When a woman is not bleeding or having her menstrual cycle it is called amenorrhea. This often occurs when a woman skips one or two of her menstrual cycles. There are different types of amenorrhea. Primary amenorrhea refers to someone who has not had a period before the age of 15. Secondary amenorrhea refers to someone not getting their period for two or three months in a row. There are different factors which can cause amenorrhea, such as pregnancy, menopause, and other anatomical problems. Amenorrhea is not a disease but might be a symptom of an underlying condition such as hormonal, genetic, and structural disorders.
Natural Causes of Amenorrhea
Amenorrhea can occur for different reasons. During your life, you might experience amenorrhea due to pregnancy, breastfeeding, and menopause. Hormonal imbalance can lead to amenorrhea. Many different medical conditions can cause a hormonal imbalance such as polycystic ovarian syndrome (PCOS), thyroid malfunction, a pituitary tumour and premature menopause. Most hormone imbalances are due to fluctuating hormones, PCOS keeps hormone levels higher than normal. Thyroid malfunction can cause menstrual irregularities. Menopause usually start at the age of 50 but for some women, it already starts at the age of 40, this is called premature menopause, causing hormonal fluctuations.
Lifestyle Factors Causing Amenorrhea
Some lifestyle factors can cause amenorrhea. These factors include low body weight, excessive exercise, and stress. Excessive low body weight can contribute to fluctuating hormones. Normally it is associated with ovulation that stops. Women who struggle with anorexia and bulimia often get amenorrhea because of inconsistent hormone levels. Women who are involved with difficult training such as ballet, may experience interrupted menstrual cycles. Other factors can also contribute to amenorrhea in athletes such as low body fat, stress, and high energy expenditure. Stress can harm the function of the hypothalamus; this is the part of the brain responsible for regulating hormones. Ovulation and menstruation might stop during this stressful time, but it can return to normal once you reduce your stress levels.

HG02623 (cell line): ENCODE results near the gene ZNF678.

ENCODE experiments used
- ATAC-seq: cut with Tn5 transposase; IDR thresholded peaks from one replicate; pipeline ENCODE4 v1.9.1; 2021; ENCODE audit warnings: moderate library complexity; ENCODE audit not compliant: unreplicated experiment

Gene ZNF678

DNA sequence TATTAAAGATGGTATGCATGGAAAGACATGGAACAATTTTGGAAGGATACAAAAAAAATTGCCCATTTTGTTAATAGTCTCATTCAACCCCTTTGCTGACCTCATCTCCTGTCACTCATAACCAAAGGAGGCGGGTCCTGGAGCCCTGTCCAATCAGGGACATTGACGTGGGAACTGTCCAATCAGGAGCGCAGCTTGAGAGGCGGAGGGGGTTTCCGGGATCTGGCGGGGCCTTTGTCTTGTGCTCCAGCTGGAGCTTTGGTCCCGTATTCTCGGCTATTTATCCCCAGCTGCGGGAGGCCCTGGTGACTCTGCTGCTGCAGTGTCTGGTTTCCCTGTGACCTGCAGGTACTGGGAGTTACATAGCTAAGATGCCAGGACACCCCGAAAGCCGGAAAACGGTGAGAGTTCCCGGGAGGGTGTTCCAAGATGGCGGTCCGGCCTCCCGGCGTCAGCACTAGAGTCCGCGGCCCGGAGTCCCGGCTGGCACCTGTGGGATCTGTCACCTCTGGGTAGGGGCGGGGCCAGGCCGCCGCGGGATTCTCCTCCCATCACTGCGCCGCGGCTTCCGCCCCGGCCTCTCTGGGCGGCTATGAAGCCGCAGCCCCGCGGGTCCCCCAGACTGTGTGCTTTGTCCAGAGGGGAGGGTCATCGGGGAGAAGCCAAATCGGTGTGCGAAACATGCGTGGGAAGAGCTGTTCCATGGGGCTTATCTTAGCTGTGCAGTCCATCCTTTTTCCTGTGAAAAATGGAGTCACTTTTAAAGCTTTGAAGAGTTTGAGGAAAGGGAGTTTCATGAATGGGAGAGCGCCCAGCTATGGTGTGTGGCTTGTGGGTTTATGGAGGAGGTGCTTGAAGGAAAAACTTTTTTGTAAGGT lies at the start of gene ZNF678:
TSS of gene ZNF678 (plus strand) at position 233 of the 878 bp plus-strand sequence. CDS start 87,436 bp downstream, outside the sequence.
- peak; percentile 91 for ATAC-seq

Complications of Amenorrhea
Amenorrhea can cause serious complications if not treated properly. These complications include:
- Infertility Problems and struggling to fall pregnant – ovulation does not occur during amenorrhea. If there is no ovulation, there will be no egg cells to fertilise. If you are pregnant, hormone imbalances with amenorrhea can also increase the chances of a miscarriage.
- Psycological Stress – it can be a stressful experience for girls not getting their period when all their friends are getting theirs. This can cause psychological stress.
- Osteoporosis and Cardiovascular Disease – When your body is not producing enough oestrogen, osteoporosis and cardiovascular diseases are a major risk. This is especially a risk for women who are in menopause. Osteoporosis is when your bone density decreases, and you are more prone to bone fracture and breaking your bones. Cardiovascular heart diseases include heart attacks and stroke.
- Pelvic Pain – You may experience pelvic pain, should an anatomical problem be the cause of your amenorrhea.
How is Amenorrhea Diagnosed?
If you are sexually active and missing your period, it is advised that you first take a pregnancy test. If you are not pregnant and still missing your period, your doctor will order the following tests, imaging, bloods, hysteroscopy, genetic screening, and chromosome evaluation. Imaging tests such as MRI scans, CT scans and ultrasounds can be used to examine the pelvis area for any abnormal growth and can also indicate if there are any birth defects blocking your menstrual flow. Blood tests are done to measure hormone levels and check for any fluctuations or imbalances.
Hysteroscopy is a procedure done in a hospital where the doctor will send a thin, lighted camera through your vagina into your uterus to examine for any abnormalities. During genetic screening the doctor will look for any changes in your FMR1 gene, this can disrupt your ovaries from functioning properly and lead to amenorrhea. The doctor might also look for a condition called Turner’s syndrome, in which there is an abnormality on your X chromosome, this can lead to primary amenorrhea.
Treatment for Amenorrhea
Treatment for amenorrhea will focus on addressing the underlying disorder causing it. If amenorrhea is caused by a physical abnormality blocking menstrual flow, then surgery will be recommended. Primary amenorrhea can be the result of Swyer syndrome, this condition increases the risk for gonadal cancer. Treatment involves removing the gonads surgically. Other conditions such as Turner’s syndrome will involve taking hormone replacement therapy.
Medical treatments for secondary amenorrhea:
- Oral contraceptives
- For women with PCOS, medication will be prescribed to help induce ovulation
- Oestrogen replacement therapy can help with hormonal imbalances and help women with primary ovarian insufficiency and help restart their menstrual cycle.